I had the great opportunity to work there during its grand opening. Houston was very receptive to us and it was such a grand event. I mean its a building full of foodies-you would expect for us to throw a great party. Our weekday customers were primarily area foodies, chefs, local TV personalities, pro athletes & coaches, white collar workers on their lunch break and the wealthy River Oaks residents who lived just blocks away.
On the weekends, however, it became a madhouse. We were bombarded with non-foodies...sample seekers, if you will. Folks who had never sliced through an artisan loaf, tasted an aged English Cheddar, or gazed upon a star fruit would treat our store like an amusement park. They were the people who would call our Pain de Campagne, "Champagne Bread", say "Grand Mariner" instead of Grand Marnier and pronounce Boule as "Boo-lee". Weekends obviously made us smile.
One day I was working behind the pastry counter when a very irritated woman slammed her empty creme brulee cup onto the counter. "I have a problem with the 'Cream Brew-lee'! It has dirt in it!" As I looked into her cup I cracked a slight smile. "Ma'am, you shouldn't worry, you didn't eat any dirt. Those are vanilla beans."
Since then, every time I slice a plump, fragrant pod in half, or see tiny flecks of vanilla in my desserts, I crack a smile and think about that "dirt." Just as I did making this Spiced Peach Jam.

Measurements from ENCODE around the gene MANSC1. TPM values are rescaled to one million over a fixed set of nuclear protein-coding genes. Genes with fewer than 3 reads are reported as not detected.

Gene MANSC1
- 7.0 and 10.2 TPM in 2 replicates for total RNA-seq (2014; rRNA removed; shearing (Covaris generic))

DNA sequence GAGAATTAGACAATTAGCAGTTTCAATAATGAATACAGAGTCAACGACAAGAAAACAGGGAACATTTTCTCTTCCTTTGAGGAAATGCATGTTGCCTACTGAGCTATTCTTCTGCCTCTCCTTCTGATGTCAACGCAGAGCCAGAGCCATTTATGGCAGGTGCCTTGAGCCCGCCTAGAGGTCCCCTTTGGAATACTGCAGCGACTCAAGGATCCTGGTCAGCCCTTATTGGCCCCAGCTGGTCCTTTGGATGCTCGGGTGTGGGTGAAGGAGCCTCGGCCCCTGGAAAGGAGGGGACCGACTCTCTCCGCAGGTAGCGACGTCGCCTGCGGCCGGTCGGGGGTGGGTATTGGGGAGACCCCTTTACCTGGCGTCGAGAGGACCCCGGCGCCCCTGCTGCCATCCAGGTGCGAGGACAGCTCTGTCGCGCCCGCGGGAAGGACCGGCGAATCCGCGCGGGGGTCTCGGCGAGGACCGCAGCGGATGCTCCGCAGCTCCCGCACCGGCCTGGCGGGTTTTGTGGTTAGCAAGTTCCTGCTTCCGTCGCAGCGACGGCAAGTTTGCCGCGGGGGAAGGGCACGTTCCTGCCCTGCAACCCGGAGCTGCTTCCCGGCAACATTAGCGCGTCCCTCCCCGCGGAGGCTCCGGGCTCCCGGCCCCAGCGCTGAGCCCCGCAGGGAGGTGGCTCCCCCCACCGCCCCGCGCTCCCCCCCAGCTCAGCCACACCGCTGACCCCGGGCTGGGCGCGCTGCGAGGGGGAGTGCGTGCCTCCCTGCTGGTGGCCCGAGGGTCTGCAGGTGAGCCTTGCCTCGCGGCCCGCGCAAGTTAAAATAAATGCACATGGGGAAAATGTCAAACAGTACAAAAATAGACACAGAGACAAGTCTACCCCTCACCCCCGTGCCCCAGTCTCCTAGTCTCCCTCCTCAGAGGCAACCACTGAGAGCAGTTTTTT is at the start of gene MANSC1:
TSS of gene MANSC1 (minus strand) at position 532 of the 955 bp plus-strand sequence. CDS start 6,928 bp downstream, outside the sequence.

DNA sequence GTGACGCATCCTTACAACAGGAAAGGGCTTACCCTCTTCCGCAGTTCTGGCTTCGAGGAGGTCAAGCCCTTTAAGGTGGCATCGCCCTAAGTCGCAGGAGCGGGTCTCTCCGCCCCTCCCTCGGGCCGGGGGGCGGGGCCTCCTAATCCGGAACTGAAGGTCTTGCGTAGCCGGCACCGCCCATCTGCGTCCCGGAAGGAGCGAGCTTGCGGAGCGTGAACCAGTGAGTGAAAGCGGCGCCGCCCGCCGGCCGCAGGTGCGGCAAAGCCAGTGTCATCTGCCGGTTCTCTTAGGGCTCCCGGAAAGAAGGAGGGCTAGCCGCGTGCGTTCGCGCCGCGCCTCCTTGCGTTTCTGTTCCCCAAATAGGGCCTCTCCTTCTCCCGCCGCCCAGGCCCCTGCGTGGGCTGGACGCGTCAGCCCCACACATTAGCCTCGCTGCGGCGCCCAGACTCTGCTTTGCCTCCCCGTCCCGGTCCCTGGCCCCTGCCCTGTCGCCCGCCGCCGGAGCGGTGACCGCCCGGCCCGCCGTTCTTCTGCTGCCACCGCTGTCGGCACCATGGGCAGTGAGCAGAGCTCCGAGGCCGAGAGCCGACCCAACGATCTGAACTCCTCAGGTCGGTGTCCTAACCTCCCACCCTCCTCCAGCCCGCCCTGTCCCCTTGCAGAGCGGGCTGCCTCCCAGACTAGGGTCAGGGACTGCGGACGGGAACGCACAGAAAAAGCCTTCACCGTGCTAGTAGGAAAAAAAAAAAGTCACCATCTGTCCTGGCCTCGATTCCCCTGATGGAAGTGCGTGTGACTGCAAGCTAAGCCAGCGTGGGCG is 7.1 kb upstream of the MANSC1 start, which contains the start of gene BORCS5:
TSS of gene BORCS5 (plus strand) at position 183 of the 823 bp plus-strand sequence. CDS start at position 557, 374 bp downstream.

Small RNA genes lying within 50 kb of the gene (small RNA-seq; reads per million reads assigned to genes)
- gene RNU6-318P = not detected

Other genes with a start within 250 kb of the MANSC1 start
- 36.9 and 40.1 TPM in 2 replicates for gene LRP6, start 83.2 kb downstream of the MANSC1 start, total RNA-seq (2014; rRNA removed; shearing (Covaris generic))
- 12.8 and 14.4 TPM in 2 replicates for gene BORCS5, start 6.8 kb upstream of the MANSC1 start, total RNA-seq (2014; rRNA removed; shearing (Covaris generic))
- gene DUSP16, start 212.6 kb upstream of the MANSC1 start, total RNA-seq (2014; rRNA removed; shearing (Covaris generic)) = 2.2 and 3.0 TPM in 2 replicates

Spiced Peach Jam (and yes, it has dirt in it)
4 pounds peaches
4 cups granulated sugar
1/4 cup lemon juice
2 cinnamon sticks, each 3 inches long
1/2 teaspoons ground cardamom
4 whole cloves
- Prepare an ice water bath for the peaches. Etch an X at the bottom of each peach. Bring a large saucepan of water to a boil. Working in batches, add peaches and blanch for 30 seconds. Using a slotted spoon, transfer the peaches to the bowl of ice water. Drain the peaches, then peel, halve and pit them. Working over a large, saucepan, cut the peaches into chunks, allowing their juices and the chunks to fall into the pan. Stir in sugar, lemon juice, cinnamon, cardamom and cloves. Let stand for 1 hour. (I macerated mine overnight)
- Place the pan over medium heat and cook, stirring, until the sugar dissolves. Raise the heat and bring to a slow boil. cook uncovered to the jelling stage, stirring occasionally at first and then more frequently near the end of cooking, about 30 minutes. Perform the gel test to check to see if jam has cooked long enough.
- Meanwhile, wash canning jars and lids in hot soapy water; rinse well. Fill the jars with hot water. Put the lids in a pan with water to cover and bring to a simmer. Remove from the heat.
- Drain 1 jar. Remove cinnamon sticks and clove if you'd prefer. Spoon in the hot jam to within 1/4 inch of the top. Using a hot, damp towel, wipe the rim clean. Drain 1 lid and place on the jar; seal with the screw band. Repeat with the remaining jam and jars. Follow these directions, process the jars in a hot-water bath, check seals, label and store. (If keeping no longer than 3 weeks, omit the water bath and store in the refrigerator.)